3rd MLG spouses spend day in combat boots

Base Info
Lajanelle Caldera, wife of Lance Cpl. Carlos E. Caldera, receives help with putting on the final piece of an explosives ordnance disposal bomb suit Sept. 27 at Camp Hansen as part of the 4th annual Spouses Warrior Day. Several spouses had an opportunity to try on the suit, and all participants viewed an EOD robot demonstration. Caldera’s husband is a field wireman with Combat Logistics Regiment 3, 3rd Marine Logistics Group, III Marine Expeditionary Force. (Photo by Lance Cpl. Stephen D. Himes)
Lajanelle Caldera, wife of Lance Cpl. Carlos E. Caldera, receives help with putting on the final piece of an explosives ordnance disposal bomb suit Sept. 27 at Camp Hansen as part of the 4th annual Spouses Warrior Day. Several spouses had an opportunity to try on the suit, and all participants viewed an EOD robot demonstration. Caldera’s husband is a field wireman with Combat Logistics Regiment 3, 3rd Marine Logistics Group, III Marine Expeditionary Force. (Photo by Lance Cpl. Stephen D. Himes)

3rd MLG spouses spend day in combat boots

by: Lance Cpl. Stephen D. Himes, Marine Corps Installations Pacific | .
.
published: October 04, 2013

CAMP HANSEN, OKINAWA, Japan -- Standing in formation, covered and aligned, spouses of Marines and sailors listened intently to the opening remarks of the 4th annual Spouses Warrior Day Sept. 27 at Camp Hansen. Following the remarks and the issuing of orders, the spouses were dismissed to carry out the plan of the day.

However, this day was filled with typical training events that Marines and sailors throughout the Marine Corps would complete on a routine basis.

“This experience has been amazing so far,” said Kimberly Reid, the wife of Lt. j.g. Kevin Reid, a Military Sealift Command plans, operations and medical intelligence officer with 3rd Medical Battalion. “After going through these events, I understand why (my husband) comes home exhausted. I was tired after the first one.”

The day included a combat fitness test with modified movement to contact and maneuver-under-fire portions, along with full 30-pound ammunition can lifts. Practicing Marine Corps martial arts program techniques along with training in the Humvee egress assistance trainer and combat convoy simulator were also highlights of the day.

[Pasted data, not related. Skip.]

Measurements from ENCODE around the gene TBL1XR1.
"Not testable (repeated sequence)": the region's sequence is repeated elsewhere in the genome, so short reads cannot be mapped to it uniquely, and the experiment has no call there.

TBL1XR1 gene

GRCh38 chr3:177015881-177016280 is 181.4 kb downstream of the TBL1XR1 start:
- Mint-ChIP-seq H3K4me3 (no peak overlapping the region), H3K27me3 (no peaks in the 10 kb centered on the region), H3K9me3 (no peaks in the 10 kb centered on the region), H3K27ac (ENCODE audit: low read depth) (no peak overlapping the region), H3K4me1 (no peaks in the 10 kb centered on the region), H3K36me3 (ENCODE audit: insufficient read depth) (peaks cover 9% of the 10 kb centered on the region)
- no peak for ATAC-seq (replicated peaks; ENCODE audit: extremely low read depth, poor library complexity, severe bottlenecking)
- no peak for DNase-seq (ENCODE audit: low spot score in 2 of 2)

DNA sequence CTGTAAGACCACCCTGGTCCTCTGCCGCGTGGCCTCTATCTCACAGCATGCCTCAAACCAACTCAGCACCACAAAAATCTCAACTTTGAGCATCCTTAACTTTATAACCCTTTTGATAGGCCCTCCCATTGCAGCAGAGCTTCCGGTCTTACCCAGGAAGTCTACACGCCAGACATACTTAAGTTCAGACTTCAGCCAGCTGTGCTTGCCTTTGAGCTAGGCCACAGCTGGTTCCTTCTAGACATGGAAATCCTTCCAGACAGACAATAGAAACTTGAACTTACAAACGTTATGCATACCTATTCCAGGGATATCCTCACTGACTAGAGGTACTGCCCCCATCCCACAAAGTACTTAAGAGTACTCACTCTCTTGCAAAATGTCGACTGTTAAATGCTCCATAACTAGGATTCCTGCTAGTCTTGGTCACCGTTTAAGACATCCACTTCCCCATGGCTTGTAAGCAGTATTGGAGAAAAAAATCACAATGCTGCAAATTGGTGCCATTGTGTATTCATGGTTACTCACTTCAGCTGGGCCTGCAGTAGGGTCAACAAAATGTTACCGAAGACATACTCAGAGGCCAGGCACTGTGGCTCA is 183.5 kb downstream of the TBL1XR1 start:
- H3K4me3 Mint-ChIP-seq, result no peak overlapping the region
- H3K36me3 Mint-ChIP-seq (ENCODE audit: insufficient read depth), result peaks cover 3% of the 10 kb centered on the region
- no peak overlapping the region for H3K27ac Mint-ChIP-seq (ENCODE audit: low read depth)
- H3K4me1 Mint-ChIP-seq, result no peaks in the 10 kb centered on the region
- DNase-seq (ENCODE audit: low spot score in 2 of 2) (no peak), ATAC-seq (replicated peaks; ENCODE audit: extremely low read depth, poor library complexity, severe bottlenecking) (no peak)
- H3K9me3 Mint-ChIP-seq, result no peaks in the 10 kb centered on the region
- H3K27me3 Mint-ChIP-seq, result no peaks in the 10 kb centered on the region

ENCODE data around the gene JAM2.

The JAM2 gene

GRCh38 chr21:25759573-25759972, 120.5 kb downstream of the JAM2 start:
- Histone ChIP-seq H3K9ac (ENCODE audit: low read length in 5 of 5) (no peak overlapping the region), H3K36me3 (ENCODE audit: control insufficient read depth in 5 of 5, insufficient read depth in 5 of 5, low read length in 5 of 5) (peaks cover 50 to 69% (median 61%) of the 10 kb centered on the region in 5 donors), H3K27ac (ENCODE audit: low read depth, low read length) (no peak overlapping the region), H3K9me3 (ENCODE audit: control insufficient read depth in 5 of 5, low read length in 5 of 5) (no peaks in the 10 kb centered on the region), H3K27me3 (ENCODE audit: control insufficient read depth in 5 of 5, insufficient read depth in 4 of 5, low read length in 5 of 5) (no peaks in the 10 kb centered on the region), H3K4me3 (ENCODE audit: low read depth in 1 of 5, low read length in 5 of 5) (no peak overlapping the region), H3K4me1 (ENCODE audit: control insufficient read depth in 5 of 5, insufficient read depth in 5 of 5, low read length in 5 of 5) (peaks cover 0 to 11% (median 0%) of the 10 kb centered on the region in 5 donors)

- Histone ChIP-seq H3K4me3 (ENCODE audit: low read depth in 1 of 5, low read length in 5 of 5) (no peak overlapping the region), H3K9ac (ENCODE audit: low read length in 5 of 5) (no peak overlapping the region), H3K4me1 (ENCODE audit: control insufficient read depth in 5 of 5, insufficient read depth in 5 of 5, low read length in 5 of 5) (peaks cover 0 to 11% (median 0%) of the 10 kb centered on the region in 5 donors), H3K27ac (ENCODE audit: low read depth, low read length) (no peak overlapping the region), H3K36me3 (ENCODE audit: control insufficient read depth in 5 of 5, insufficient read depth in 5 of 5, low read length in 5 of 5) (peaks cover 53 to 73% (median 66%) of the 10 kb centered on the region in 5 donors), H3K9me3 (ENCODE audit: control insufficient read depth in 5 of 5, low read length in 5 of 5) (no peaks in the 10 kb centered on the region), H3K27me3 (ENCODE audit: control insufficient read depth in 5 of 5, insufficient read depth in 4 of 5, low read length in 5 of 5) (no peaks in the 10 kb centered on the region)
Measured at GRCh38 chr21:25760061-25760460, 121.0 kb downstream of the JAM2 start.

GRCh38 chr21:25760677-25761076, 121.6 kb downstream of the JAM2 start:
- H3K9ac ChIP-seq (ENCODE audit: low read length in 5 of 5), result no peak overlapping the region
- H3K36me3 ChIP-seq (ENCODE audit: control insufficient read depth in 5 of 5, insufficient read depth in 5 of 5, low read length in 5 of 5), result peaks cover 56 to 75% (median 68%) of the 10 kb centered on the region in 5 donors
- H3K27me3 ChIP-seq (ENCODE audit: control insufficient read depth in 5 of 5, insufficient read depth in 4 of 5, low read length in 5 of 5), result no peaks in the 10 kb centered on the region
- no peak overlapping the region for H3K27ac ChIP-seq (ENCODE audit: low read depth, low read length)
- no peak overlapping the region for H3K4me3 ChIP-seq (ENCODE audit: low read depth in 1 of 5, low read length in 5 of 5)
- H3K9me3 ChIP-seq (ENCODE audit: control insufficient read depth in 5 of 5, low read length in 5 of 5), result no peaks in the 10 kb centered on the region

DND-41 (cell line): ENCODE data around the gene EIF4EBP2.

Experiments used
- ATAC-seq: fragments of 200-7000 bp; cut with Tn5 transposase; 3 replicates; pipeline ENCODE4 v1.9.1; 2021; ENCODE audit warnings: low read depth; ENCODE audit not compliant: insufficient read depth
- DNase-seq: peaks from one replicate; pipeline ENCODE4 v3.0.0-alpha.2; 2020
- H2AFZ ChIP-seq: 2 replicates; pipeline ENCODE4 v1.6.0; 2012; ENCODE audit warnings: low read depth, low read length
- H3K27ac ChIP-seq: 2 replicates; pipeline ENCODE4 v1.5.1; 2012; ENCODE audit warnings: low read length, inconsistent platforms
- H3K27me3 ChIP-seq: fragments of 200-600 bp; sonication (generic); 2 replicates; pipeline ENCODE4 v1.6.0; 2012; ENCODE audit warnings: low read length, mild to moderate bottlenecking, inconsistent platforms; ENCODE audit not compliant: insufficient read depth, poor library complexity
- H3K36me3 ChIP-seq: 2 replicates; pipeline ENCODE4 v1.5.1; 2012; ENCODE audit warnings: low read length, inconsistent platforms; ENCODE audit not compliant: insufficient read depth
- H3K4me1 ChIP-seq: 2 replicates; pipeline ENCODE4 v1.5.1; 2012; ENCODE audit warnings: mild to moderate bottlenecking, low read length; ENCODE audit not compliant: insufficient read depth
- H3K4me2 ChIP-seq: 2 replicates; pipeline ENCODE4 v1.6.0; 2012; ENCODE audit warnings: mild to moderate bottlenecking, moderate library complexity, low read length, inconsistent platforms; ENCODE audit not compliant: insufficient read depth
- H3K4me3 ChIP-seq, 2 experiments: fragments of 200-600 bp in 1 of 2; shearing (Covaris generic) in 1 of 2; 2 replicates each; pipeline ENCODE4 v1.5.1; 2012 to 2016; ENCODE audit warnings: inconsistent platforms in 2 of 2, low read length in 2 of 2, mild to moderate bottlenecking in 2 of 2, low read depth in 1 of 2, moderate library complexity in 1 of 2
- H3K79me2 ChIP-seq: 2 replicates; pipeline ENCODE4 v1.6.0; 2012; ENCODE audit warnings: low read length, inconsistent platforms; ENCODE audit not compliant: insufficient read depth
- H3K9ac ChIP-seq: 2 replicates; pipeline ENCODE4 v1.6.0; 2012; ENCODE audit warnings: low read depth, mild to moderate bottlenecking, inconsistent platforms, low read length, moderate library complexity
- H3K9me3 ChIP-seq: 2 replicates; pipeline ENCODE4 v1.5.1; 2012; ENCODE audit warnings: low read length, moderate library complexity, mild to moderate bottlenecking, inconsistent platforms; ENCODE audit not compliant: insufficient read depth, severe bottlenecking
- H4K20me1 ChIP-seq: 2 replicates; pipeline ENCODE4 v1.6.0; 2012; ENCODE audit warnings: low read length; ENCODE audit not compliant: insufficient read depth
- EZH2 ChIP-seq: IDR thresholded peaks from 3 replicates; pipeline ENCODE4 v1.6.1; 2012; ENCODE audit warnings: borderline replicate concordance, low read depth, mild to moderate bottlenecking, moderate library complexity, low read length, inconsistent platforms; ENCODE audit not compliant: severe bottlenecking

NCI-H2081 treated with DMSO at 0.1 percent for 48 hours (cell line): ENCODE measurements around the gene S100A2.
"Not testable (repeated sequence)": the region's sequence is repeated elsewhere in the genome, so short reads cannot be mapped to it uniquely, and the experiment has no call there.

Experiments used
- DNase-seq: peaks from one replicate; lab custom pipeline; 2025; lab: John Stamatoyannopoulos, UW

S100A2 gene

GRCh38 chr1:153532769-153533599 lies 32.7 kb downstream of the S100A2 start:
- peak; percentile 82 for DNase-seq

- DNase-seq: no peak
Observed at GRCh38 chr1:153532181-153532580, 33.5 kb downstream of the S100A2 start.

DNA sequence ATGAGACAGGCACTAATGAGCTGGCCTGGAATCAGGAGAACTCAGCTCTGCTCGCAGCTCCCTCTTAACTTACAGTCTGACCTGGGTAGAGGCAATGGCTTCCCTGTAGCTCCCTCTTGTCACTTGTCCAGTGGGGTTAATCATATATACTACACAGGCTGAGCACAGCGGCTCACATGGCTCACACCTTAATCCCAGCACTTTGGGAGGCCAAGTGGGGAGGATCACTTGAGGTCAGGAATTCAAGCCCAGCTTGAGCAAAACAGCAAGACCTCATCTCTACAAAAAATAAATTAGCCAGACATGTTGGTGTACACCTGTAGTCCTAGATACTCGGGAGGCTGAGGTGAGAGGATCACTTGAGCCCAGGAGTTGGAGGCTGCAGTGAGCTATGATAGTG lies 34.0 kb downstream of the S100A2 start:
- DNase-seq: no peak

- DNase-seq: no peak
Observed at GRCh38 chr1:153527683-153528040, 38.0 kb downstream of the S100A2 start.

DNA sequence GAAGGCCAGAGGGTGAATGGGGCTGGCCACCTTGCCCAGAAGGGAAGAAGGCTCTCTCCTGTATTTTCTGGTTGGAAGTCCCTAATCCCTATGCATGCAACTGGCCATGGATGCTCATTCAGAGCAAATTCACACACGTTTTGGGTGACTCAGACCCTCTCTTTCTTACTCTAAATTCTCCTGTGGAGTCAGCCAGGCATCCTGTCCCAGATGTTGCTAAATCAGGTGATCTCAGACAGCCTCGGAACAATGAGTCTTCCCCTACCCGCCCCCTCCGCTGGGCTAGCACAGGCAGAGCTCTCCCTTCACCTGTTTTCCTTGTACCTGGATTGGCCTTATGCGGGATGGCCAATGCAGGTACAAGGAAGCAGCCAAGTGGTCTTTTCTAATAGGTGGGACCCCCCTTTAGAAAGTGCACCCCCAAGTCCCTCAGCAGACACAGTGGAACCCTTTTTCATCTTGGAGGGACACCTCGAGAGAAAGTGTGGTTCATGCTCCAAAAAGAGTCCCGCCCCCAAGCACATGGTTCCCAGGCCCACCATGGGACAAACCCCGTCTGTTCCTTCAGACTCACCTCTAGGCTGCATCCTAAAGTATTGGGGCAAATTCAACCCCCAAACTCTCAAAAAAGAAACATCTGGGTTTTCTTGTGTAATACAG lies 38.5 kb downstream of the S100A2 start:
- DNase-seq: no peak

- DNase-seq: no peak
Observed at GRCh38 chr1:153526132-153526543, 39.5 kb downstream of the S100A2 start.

“This event was designed to bring the spouses out to experience a day in their Marine’s or sailor’s boots,” said Kara Walton, the family readiness officer with 9th Engineer Support Battalion, 3rd Marine Logistics Group, III Marine Expeditionary Force. “We wanted to have fun events like MCMAP and the HEAT, but we also wanted something challenging like the CFT.”

Family readiness officers of various units in the 3rd MLG, including 9th ESB, 3rd Medical Bn. and Combat Logistics Regiments 3, 35 and 37, came together to organize the event to give spouses of service members a better understanding of the Marine Corps and unique challenges faced by Marines and sailors with III MEF.

“Because we have all of these different units out here, we wanted to encourage inter-unit cohesion,” said Walton. “This event allows spouses living on different camps and from different units to get to know each other and bring the 3rd MLG closer together.”

The spouses worked hard throughout the morning, and for lunch they were served a staple of any deployment or exercise — a Meal, Ready-to-Eat.

During the MRE lunch, the spouses observed a demonstration by the 3rd Law Enforcement Battalion’s K-9 Unit on the dogs’ ability to subdue and apprehend a suspect via simple commands.

The 3rd Explosives Ordnance Disposal Company was also on hand to allow spouses a chance to operate some of its equipment and try on an EOD bomb suit.

“Seeing my wife out here doing things I do really made me happy,” said Lance Cpl. Carlos E. Caldera, a field wireman for CLR-3. “She told me she doesn’t know how I do this every day and still walk.”

The event closed with short remarks from Col. Edward W. Bligh, commanding officer of CLR-3, thanking the spouses for their support of the Marines, sailors and the unit.

Each participant received a certificate of completion and a specially made dog tag to commemorate the sweat, hard work and increased understanding achieved by all the spouses.